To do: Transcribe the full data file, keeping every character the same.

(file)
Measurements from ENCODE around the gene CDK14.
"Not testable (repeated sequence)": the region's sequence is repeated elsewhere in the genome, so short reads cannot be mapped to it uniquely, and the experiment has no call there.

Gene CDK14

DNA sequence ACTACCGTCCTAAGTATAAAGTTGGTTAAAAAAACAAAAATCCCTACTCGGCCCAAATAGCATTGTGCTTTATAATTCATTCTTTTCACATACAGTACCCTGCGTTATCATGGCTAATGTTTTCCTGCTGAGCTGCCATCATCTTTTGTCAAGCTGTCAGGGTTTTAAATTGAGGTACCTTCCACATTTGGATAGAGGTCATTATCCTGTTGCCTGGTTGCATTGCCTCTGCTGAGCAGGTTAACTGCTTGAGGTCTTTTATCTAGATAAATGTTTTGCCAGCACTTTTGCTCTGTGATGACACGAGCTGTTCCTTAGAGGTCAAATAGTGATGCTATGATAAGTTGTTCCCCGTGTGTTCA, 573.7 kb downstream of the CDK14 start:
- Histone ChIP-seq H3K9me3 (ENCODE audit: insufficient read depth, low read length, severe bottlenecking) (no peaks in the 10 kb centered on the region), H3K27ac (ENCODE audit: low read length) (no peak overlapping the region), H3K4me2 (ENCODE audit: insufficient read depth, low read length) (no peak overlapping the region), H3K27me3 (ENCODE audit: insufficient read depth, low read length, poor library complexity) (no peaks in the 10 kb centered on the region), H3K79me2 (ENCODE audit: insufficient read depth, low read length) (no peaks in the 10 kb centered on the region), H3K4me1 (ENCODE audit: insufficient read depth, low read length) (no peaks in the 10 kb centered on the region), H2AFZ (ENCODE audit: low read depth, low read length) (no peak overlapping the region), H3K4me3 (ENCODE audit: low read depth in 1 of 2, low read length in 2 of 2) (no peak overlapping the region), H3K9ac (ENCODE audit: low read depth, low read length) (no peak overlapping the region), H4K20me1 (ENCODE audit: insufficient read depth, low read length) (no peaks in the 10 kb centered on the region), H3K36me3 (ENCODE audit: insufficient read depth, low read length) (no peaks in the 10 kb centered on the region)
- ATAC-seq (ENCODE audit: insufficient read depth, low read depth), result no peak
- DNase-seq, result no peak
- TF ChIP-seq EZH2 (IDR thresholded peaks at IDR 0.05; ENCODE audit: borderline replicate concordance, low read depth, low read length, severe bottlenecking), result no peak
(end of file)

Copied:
Measurements from ENCODE around the gene CDK14.
"Not testable (repeated sequence)": the region's sequence is repeated elsewhere in the genome, so short reads cannot be mapped to it uniquely, and the experiment has no call there.

Gene CDK14

DNA sequence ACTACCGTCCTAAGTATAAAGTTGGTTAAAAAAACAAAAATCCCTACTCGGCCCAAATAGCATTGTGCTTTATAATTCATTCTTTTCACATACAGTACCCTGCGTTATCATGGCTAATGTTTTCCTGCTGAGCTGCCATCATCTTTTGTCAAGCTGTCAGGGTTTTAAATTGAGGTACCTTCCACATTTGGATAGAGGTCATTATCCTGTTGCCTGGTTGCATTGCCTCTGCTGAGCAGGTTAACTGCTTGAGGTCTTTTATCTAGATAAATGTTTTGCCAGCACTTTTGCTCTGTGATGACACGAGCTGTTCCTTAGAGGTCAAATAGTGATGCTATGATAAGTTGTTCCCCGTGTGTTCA, 573.7 kb downstream of the CDK14 start:
- Histone ChIP-seq H3K9me3 (ENCODE audit: insufficient read depth, low read length, severe bottlenecking) (no peaks in the 10 kb centered on the region), H3K27ac (ENCODE audit: low read length) (no peak overlapping the region), H3K4me2 (ENCODE audit: insufficient read depth, low read length) (no peak overlapping the region), H3K27me3 (ENCODE audit: insufficient read depth, low read length, poor library complexity) (no peaks in the 10 kb centered on the region), H3K79me2 (ENCODE audit: insufficient read depth, low read length) (no peaks in the 10 kb centered on the region), H3K4me1 (ENCODE audit: insufficient read depth, low read length) (no peaks in the 10 kb centered on the region), H2AFZ (ENCODE audit: low read depth, low read length) (no peak overlapping the region), H3K4me3 (ENCODE audit: low read depth in 1 of 2, low read length in 2 of 2) (no peak overlapping the region), H3K9ac (ENCODE audit: low read depth, low read length) (no peak overlapping the region), H4K20me1 (ENCODE audit: insufficient read depth, low read length) (no peaks in the 10 kb centered on the region), H3K36me3 (ENCODE audit: insufficient read depth, low read length) (no peaks in the 10 kb centered on the region)
- ATAC-seq (ENCODE audit: insufficient read depth, low read depth), result no peak
- DNase-seq, result no peak
- TF ChIP-seq EZH2 (IDR thresholded peaks at IDR 0.05; ENCODE audit: borderline replicate concordance, low read depth, low read length, severe bottlenecking), result no peak